The 25-hectare island can be toured in 30-45 minutes, depending on what you'd like to see. Aside from going to the Lighthouse and Watch Tower, you can have a glimpse of the community structures, have a feel of the simple living of Balicasag folks, and see the flora and fauna of the island.
After we placed our things in the picnic shed and ordered our food, our dolphin spotter/guide led us to see things around Balicasag. We just walked; there were no tricycles in the island. He brought us first to the Lighthouse and Watch Tower. Then, he brought us to their church which I imagined to be an old picturesque structure, but it turned out to be an ordinary looking chapel. He kept on walking and we kept on following him;-) He showed us their public school, basketball court and "Bahay Pulungan" (Community Meeting Venue) of local officials.
I thought, what's the big deal, what's extraordinary here? But I checked myself as I saw how kind and patient our guide was. I thought he might just be thinking how he could impress upon us that they also have a school, basketball court and Community Meeting Place there. In the province, it meant a lot to have those structures in their village.
The centuries-old Balicasag Watchtower served as beacon to sailors and watchpoint for possible island marauders. The original tower is no longer in use, but it still stands beside the new Lighthouse as a monument to the Island's history.
Standing close to the old Watchtower is the modern Balicasag Lighthouse. Since the old watch tower is no longer in use, the new lighthouse now serves as beacon to fishermen and boatmen.
My youngest daughter loves to go snorkeling. This time, she went with my grandson to the Balicasag Marine Sanctuary. White floaters marked the area where tourists could snorkel to see the live corals, sea anemone, sea urchin, exotic fishes, starfishes and other marine creatures. They were not allowed to go beyond the markers.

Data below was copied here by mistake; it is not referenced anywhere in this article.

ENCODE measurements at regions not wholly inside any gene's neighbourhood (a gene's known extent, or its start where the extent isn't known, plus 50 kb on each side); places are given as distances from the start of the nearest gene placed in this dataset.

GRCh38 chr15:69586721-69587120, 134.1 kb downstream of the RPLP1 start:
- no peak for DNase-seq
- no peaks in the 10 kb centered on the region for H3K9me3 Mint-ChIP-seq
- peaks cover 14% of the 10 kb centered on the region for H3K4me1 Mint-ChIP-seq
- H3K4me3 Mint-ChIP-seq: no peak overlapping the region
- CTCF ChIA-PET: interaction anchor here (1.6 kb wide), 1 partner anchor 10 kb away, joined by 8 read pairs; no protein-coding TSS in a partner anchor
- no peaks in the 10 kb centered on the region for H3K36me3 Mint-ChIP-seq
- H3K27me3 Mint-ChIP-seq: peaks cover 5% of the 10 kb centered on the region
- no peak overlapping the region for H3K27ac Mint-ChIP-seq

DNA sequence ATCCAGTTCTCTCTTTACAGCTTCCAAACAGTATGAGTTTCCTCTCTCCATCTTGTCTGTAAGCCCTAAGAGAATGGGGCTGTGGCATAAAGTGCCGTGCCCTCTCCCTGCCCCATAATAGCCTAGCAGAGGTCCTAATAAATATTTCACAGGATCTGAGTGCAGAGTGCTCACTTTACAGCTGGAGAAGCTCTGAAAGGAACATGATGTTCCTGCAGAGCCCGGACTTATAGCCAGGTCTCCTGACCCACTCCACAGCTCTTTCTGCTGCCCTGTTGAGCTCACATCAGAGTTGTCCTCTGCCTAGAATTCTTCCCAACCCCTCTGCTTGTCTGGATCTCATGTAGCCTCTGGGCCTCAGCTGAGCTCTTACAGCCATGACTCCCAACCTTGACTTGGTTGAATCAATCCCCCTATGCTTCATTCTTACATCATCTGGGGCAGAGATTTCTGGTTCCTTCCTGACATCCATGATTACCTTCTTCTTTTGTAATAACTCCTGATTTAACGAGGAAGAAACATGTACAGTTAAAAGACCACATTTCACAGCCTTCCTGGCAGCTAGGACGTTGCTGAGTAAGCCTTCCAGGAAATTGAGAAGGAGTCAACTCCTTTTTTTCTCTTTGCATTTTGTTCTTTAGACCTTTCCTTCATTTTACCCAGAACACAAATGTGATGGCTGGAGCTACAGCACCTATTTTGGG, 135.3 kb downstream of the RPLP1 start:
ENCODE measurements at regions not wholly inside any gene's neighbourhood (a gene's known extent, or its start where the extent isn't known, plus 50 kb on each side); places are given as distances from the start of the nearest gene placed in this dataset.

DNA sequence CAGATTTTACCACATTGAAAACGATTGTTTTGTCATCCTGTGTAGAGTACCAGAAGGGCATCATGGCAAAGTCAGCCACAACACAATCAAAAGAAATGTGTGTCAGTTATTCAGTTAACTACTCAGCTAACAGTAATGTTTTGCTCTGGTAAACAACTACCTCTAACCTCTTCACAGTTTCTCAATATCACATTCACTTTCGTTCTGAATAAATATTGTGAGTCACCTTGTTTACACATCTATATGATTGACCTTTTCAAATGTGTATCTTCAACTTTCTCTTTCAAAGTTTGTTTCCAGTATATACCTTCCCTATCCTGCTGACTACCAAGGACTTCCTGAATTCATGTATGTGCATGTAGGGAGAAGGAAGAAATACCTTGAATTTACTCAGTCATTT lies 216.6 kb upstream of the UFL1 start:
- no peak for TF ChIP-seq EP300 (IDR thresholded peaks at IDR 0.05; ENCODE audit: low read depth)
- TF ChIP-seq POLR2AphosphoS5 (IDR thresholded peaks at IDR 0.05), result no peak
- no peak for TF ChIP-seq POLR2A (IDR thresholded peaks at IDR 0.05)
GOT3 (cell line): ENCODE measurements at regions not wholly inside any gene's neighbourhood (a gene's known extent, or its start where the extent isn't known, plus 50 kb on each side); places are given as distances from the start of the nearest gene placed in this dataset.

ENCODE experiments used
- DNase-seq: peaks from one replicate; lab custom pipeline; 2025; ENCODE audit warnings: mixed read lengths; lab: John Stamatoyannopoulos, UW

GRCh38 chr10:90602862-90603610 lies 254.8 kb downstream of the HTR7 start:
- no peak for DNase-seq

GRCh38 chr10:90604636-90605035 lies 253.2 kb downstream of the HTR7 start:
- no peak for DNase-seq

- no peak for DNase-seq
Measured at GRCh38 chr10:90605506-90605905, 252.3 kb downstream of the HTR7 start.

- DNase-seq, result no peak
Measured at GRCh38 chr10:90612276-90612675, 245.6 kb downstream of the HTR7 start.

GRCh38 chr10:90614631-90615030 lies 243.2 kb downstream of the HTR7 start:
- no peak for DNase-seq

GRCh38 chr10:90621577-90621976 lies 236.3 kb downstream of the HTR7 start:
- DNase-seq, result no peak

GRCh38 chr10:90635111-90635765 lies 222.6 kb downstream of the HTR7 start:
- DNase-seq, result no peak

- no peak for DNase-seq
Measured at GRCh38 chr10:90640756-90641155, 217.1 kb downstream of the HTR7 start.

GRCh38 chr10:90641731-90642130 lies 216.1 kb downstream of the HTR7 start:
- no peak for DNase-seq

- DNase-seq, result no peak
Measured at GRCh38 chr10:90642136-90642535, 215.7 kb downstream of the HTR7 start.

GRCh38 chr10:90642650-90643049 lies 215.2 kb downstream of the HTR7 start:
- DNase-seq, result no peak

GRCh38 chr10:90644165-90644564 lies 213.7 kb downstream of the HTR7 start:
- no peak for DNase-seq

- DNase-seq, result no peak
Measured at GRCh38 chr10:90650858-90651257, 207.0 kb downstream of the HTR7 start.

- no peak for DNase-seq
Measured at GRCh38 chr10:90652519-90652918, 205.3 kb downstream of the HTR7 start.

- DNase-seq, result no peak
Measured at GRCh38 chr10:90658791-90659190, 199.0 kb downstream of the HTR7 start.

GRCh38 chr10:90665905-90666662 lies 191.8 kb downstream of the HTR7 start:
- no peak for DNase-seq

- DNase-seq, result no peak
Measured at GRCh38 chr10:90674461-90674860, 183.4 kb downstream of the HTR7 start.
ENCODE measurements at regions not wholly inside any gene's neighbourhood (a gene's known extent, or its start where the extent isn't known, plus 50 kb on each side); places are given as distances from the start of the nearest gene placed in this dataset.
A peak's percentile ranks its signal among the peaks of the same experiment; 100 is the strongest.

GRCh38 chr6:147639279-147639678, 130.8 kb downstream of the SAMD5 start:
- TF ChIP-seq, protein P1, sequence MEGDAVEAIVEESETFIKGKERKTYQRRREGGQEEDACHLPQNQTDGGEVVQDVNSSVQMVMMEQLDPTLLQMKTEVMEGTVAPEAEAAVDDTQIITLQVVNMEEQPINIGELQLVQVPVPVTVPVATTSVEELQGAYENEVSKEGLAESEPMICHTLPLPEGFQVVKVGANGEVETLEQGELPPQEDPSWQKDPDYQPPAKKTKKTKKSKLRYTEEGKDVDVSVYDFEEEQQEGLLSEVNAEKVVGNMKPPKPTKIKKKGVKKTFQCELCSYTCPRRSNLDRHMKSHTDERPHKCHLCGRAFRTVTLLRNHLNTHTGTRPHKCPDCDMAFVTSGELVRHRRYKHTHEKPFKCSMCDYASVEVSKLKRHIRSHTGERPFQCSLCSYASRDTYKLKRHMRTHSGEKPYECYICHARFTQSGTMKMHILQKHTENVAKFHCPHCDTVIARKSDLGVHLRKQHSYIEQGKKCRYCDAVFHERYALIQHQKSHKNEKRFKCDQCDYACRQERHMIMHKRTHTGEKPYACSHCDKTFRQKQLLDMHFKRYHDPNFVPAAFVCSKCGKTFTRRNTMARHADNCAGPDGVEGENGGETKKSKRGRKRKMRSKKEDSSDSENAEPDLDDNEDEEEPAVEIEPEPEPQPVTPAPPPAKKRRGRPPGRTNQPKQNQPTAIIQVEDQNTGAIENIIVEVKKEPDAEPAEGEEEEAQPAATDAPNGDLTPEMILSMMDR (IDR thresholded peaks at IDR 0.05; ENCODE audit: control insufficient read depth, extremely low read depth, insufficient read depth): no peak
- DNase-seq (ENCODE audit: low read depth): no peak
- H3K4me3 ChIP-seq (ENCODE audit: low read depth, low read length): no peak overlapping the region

We worried what took my daughter and grandson so long to return, but we were assured by our boatman that their snorkeling guide and boatman was very skilled and wouldn't bring them to dangerous spots...As it turned out, they enjoyed snorkeling so much, they forgot that they haven't eaten lunch yet.
Equipment: Snorkeling Gear- I suggest you bring your own, but you can rent for P150/set
Lifevest is provided by the snorkeling guide.
It is really a wonder that while Balicasag Island is teeming with marine resources, the island maintained its rustic lifestyle.
Fondest memory: The charming rural scene along the shore of the island
Some would say that the diving/snorkeling sites of Balicasag Island is one of the best in the whole world. For me, I could just say that it is the best snorkeling spot in the Philippines. There are just too many fishes, corals and marine life even at the shallow part of the island.
Fondest memory: I am not an adventurous person when it comes to aquatic activities. The most that I will do is snorkel with life jacked and someone watching over me the whole time. I regularly check how far am I from the shore and always mindful of the color of the sea, clear means it is still shallow and bluish means it is deep or nearing the drop off point. In Balicasag Island, however, I broke my self imposed threshold.
I was too pleased with what I was seeing then and I noticed that the volume of fish and the color of the colars are increasing and I know that a drop off is somewhere near. Instead of turning around, I was lured by the number of colorful fish swirling and circling around. Never saw such number of colors swimming in front of me. I ventured forward and the water is turning blue. I broke into the phalanx of colorful fish and for a considerable I length, I allowed myself to venture into the part of the blue sea where I could no longer see the ocean floor. It was only when I saw big objects moving below that I decided to turn around and head to the shallow part.
On my way back, I could see part of the wall and the overhangs teeming with corals and fish. As I reach the drop off point, I could see the colorful fishes coming towards me, though not in a menacing manner. It would seem that the fishes were congratulating me for what I have done. When I reached the shallow part and I looked back and said to myself "What was I thinking then?"